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These same stereotypes about Arabs and Muslims are used politically to justify actions in the real world — U.S. wars, covert operations and drone strikes; CIA detention and torture; racist policing, domestic surveillance and militarized borders. In this context, “Homeland” is not just mindless entertainment, but a device that perpetuates racist ideas that have real consequences for ordinary people’s lives.22

In addition, the clip’s perspective from the lens of a drone is symbolic of the gaze the

West reflects onto the Middle East. To be able to construct a concept about another is an act of power. The West has the upper hand in this power dynamic because they have the authority and agency to show who they believe they are not through their portrayal of the Middle East. Further, by showing news reports and images of Osama bin Laden along with a video of the Twin Towers falling on 9/11, the clip creates a justification for American intervention and presence in the

Middle East. Moreover, the clip of Hilary Clinton stating, “You can’t keep snakes in your backyard and expect them to only bite your neighbors,” followed by a drone is suggesting this is the obvious solution to the problem at hand. James Castonguay, a professor of communication and media studies at Sacred Heart University, goes as far to say, “Homeland functions as a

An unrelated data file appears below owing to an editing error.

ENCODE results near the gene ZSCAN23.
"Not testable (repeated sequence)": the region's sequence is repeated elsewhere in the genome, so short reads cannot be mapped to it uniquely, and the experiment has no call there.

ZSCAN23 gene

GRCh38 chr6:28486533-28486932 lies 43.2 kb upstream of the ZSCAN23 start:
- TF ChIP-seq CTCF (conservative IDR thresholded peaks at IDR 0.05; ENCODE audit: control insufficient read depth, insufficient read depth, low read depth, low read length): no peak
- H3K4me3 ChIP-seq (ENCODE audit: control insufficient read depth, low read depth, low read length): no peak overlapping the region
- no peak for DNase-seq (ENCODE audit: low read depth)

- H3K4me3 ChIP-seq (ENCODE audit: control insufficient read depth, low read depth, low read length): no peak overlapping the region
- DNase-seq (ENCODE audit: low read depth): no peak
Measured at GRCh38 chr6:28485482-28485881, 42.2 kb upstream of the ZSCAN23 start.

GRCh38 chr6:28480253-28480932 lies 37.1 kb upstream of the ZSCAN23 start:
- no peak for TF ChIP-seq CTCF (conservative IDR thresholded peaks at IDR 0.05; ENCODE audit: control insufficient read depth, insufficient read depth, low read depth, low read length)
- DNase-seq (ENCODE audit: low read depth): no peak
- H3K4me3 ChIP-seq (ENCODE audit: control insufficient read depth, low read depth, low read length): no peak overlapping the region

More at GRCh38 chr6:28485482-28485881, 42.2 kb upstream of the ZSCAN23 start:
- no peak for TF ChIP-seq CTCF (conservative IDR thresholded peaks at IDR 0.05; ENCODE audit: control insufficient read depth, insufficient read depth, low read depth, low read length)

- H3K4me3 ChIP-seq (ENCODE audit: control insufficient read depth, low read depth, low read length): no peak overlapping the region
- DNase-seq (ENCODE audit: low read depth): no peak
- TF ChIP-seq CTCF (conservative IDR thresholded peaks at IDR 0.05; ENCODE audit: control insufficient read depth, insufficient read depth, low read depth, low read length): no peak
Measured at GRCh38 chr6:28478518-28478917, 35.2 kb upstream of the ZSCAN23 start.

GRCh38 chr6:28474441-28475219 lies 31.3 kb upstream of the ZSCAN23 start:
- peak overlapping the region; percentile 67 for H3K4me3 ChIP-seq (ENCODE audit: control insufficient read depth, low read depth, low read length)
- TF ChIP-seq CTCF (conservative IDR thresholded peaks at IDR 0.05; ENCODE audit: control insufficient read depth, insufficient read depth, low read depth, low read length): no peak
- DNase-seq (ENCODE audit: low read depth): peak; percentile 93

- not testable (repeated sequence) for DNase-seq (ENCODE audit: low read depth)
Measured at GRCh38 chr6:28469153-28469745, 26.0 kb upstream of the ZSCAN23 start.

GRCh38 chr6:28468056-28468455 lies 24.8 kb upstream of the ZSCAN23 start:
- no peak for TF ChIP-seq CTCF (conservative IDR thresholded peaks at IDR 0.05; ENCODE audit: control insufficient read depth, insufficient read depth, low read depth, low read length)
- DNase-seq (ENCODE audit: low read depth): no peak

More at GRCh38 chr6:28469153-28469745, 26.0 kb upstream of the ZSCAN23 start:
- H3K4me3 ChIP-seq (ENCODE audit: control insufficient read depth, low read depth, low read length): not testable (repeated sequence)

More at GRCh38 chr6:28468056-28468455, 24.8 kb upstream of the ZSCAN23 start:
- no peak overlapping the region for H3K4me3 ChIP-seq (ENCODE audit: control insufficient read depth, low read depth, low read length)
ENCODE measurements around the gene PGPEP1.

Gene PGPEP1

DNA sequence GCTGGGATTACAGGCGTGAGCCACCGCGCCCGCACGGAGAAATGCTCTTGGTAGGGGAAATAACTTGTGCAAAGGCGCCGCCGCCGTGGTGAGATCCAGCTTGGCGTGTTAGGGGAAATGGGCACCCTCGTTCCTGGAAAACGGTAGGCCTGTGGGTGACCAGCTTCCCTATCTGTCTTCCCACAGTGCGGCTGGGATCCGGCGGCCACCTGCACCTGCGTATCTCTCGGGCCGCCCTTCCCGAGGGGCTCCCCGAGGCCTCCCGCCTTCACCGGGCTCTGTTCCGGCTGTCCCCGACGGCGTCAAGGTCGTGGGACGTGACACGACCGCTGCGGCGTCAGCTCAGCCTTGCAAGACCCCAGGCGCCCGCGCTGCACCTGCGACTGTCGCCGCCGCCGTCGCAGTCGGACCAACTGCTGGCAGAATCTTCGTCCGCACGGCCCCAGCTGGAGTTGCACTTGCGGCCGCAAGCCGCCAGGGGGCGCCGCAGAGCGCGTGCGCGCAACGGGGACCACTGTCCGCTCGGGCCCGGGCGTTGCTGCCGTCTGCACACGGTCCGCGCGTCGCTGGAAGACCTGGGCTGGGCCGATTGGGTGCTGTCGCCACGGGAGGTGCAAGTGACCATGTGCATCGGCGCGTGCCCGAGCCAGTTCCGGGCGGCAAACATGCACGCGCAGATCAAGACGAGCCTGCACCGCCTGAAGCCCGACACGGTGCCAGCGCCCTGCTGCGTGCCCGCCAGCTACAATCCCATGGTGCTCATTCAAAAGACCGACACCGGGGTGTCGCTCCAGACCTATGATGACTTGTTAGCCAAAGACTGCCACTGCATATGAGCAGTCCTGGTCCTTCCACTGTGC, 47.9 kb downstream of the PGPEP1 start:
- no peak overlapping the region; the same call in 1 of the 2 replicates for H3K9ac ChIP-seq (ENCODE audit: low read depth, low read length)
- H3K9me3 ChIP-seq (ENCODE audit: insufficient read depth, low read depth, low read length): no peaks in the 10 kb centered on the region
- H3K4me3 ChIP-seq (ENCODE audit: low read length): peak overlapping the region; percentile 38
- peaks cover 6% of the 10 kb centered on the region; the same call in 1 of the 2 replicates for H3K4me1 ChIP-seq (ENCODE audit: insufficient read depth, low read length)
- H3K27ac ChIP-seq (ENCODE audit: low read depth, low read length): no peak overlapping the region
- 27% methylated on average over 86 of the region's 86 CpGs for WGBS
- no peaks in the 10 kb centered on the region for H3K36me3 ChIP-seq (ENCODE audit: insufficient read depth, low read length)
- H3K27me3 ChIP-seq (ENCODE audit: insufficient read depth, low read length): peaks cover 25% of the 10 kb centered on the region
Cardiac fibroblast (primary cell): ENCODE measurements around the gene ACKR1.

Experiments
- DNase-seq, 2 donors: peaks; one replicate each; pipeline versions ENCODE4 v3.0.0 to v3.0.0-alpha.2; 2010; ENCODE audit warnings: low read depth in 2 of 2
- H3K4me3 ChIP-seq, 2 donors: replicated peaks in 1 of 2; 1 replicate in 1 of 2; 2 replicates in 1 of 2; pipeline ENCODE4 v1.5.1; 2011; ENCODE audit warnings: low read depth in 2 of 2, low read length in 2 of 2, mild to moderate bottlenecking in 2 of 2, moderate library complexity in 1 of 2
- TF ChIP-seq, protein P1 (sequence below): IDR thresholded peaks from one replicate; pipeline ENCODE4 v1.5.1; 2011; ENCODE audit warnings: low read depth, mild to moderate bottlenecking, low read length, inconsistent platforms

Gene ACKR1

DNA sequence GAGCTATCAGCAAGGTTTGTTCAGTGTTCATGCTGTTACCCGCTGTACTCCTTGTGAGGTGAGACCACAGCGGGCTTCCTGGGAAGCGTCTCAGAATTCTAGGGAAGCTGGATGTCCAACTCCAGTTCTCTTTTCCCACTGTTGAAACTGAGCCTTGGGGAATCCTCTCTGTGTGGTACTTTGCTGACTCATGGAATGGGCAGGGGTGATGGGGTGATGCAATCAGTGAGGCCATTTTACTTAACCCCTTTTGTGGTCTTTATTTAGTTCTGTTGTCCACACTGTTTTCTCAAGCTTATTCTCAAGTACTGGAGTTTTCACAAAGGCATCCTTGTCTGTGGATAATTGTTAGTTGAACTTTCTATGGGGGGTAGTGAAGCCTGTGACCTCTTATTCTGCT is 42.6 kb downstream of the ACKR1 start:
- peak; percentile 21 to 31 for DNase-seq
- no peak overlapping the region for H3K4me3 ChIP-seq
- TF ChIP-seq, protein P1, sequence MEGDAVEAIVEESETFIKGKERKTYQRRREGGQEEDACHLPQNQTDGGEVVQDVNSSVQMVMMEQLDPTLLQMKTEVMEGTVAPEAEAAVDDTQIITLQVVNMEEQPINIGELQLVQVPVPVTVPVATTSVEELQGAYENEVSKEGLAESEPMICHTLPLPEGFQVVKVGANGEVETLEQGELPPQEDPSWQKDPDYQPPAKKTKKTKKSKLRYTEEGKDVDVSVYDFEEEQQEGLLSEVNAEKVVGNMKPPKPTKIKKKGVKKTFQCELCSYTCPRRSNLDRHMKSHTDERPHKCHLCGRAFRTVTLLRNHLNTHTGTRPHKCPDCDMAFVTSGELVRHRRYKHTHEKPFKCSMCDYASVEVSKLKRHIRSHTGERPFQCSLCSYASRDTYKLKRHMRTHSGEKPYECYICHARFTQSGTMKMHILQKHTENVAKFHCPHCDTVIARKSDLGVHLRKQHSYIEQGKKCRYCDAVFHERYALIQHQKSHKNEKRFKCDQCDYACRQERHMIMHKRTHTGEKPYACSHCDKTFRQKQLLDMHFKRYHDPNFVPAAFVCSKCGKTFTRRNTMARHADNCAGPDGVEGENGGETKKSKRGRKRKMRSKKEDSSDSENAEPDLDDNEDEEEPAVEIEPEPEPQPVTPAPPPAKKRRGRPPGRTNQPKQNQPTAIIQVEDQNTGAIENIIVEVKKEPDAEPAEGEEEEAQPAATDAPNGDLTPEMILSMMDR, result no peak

‘quality’ propaganda arm for the Obama administration’s continued wage of ‘dirty wars’ around the globe, including the CIA-led assassination of US citizens” and “escalated drone warfare program.”23


While this paper only addresses three examples from Homeland, these examples showed that cultural products like Homeland are not just simply television shows that we watch for an hour each week; these products are shaped by the historical moment and influence our understandings of the world. Even U.S. Secretary of Homeland Security Johnson stated, “It’s

22 Laura Durkay, “‘Homeland’ is the most bigoted show on television,” The Washington Post, October 2, 2014, https://www.washingtonpost.com/posteverything/wp/2014/10/02/homeland-is-the-most-bigoted-show-on- television/. 23 James Castonguay, “Fictions of Terror: Complexity, Complicity and Insecurity in Homeland,” in In Focus: Homeland, ed. Diane Negra and Jorie Lagerwey, Cinema Studies 54, no. 4 (2015): 141.

Structures of Power 11 through movies and TV that social issues become norms… more people have learned about targeted lethal killing from Claire (the actress that plays Carrie Mathison) than me.”24

Capitalizing on cultural stereotypes, Homeland participates in reinforcing dominant societal narratives. Castonguay agrees, stating: